To help explain what it’s like to be the CEO of the Israeli Leadership Council (ILC), Sagi Balasha, who took on the role in September 2011, offers a comparison to his previous job at Beit Hatfutsot, a small museum in Tel Aviv (once known as The Diaspora Museum, now The Museum of the Jewish People), where he was vice president of finance and development.
“Once in two months the board comes in, they eat bourekas, they discuss,” Balasha said of the museum’s procedures. “They approve whatever the CEO suggests.”
At the ILC, now in its fifth year, Balasha said, the wealthy and powerful on the board of directors are far more engaged with the organization, and with Balasha, who can quantify how much so with a quick look at his inbox. “I wake up early, and I see, already at 7 in the morning, 45 e-mails,” he said. “By the time I have my coffee, it’s 65. At the end of the day, it’s 100 or 150.”
Thin and bespectacled, Balasha spent years traveling and living outside of Israel, including, along with his wife, spending two years as an emissary for the Jewish Agency to the Jewish communities of the Volga Region of Russia.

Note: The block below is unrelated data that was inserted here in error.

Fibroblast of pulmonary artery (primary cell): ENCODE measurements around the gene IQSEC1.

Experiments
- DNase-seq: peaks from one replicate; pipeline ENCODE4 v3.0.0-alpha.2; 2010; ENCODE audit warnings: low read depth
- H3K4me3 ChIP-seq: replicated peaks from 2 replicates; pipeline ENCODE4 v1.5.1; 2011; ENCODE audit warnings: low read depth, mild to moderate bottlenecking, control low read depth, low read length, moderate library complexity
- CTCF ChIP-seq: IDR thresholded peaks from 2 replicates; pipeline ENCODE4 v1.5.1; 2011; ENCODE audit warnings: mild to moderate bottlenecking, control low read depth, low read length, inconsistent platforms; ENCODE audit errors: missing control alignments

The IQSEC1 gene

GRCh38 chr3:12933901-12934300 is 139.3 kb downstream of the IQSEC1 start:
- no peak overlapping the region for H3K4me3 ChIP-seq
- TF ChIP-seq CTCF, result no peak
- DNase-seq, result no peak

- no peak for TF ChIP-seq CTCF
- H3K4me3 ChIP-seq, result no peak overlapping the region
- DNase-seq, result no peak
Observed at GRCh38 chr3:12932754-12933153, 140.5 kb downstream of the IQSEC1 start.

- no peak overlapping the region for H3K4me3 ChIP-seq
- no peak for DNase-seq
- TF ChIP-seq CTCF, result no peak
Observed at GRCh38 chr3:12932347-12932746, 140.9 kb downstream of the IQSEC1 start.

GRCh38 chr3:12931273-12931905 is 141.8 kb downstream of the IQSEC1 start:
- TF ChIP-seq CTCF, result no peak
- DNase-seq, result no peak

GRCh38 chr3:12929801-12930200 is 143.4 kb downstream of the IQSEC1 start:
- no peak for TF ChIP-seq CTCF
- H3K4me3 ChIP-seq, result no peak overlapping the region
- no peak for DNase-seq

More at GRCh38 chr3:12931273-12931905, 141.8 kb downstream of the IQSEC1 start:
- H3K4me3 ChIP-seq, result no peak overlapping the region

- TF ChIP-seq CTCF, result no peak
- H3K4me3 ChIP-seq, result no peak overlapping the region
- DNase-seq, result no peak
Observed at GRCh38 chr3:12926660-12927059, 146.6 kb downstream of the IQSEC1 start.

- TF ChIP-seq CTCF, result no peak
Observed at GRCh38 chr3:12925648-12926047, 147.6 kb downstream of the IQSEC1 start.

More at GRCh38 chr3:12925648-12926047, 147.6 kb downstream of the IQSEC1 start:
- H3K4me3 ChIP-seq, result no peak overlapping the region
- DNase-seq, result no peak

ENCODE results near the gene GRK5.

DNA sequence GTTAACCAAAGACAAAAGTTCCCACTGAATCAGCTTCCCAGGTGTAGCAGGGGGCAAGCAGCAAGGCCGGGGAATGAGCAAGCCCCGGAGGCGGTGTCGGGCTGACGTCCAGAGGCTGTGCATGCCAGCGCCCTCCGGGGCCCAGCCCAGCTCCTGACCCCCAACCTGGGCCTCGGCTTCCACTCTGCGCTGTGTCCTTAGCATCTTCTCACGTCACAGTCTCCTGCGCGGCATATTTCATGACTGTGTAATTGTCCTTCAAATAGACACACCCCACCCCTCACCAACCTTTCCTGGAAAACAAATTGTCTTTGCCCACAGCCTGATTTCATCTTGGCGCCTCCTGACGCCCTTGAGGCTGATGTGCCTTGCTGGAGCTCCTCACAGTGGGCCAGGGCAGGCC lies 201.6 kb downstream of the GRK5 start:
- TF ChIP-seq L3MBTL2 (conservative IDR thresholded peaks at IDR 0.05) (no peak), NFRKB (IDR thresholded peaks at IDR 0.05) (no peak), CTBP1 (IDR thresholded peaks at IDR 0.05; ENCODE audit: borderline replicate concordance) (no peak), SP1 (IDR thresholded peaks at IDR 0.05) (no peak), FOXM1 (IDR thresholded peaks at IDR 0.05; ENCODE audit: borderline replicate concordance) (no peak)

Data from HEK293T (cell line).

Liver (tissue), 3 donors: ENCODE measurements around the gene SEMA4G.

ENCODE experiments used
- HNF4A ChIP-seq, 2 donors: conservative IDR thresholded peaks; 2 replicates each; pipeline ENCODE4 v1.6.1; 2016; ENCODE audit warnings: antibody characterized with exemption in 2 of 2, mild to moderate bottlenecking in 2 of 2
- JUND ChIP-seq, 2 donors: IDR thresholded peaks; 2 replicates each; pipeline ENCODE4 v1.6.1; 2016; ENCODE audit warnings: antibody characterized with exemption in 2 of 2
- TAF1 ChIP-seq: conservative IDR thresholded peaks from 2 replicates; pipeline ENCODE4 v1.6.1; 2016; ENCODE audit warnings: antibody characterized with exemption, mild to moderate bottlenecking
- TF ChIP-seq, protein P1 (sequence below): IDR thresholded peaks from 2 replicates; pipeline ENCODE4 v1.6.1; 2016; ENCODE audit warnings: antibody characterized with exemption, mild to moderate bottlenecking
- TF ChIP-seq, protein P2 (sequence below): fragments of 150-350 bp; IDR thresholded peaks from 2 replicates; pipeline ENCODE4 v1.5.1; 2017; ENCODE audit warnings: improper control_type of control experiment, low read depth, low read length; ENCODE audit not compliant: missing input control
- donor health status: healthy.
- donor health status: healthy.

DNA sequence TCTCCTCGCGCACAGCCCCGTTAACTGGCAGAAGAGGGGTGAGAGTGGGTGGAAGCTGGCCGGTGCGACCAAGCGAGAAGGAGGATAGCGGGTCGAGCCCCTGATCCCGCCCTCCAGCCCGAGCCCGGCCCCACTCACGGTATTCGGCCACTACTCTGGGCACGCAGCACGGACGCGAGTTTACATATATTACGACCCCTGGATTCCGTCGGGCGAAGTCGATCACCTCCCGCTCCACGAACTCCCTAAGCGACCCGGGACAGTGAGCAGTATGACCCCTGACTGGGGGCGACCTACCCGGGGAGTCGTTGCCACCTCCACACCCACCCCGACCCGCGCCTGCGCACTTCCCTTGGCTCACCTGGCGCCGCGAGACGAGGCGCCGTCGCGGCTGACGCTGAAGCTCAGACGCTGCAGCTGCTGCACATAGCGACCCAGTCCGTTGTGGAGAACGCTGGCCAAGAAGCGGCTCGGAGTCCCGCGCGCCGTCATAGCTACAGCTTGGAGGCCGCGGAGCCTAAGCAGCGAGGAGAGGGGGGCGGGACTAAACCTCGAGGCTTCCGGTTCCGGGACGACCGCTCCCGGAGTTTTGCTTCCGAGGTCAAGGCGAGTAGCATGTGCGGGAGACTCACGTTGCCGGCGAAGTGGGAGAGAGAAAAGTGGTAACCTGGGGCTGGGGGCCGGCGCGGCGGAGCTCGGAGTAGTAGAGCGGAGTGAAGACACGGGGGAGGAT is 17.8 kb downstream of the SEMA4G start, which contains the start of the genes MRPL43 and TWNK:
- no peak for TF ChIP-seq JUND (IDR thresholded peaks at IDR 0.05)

In 2001, he joined a unit of elite young economists in the division of Israel’s Ministry of Finance that draws up the nation’s annual budget. Balasha first oversaw the health budget, then later moved to work on budgeting welfare and immigration.
Balasha was there when Benjamin Netanyahu, who became Israel’s finance minister in 2003, instituted free market reforms, including moving people from welfare to work. Those same changes, in part, provoked last August’s social protests.
“I thought people [the protesters] were just brainwashed by the left-wing propaganda,” he said. “It was spin. I thought all these reforms that we accomplished just 10 years ago were in danger.”
Balasha, 39, was born and raised in Haifa. His wife, who is now doing post-doctoral work as a cancer researcher at Caltech, was responsible for moving the family to Los Angeles last year.
Balasha said he hadn’t heard of the ILC before he applied for the CEO job. But the ILC, which presents itself as a small, nimble agency that takes a hyper-businesslike approach to nonprofit work, is very much in line with Balasha’s ethos. He praised the way ILC grantees are required to submit, among other materials, detailed spreadsheets that outline a project’s margins of profit and loss.
“This is, I think, the future of the nonprofits of the Western world,” Balasha said.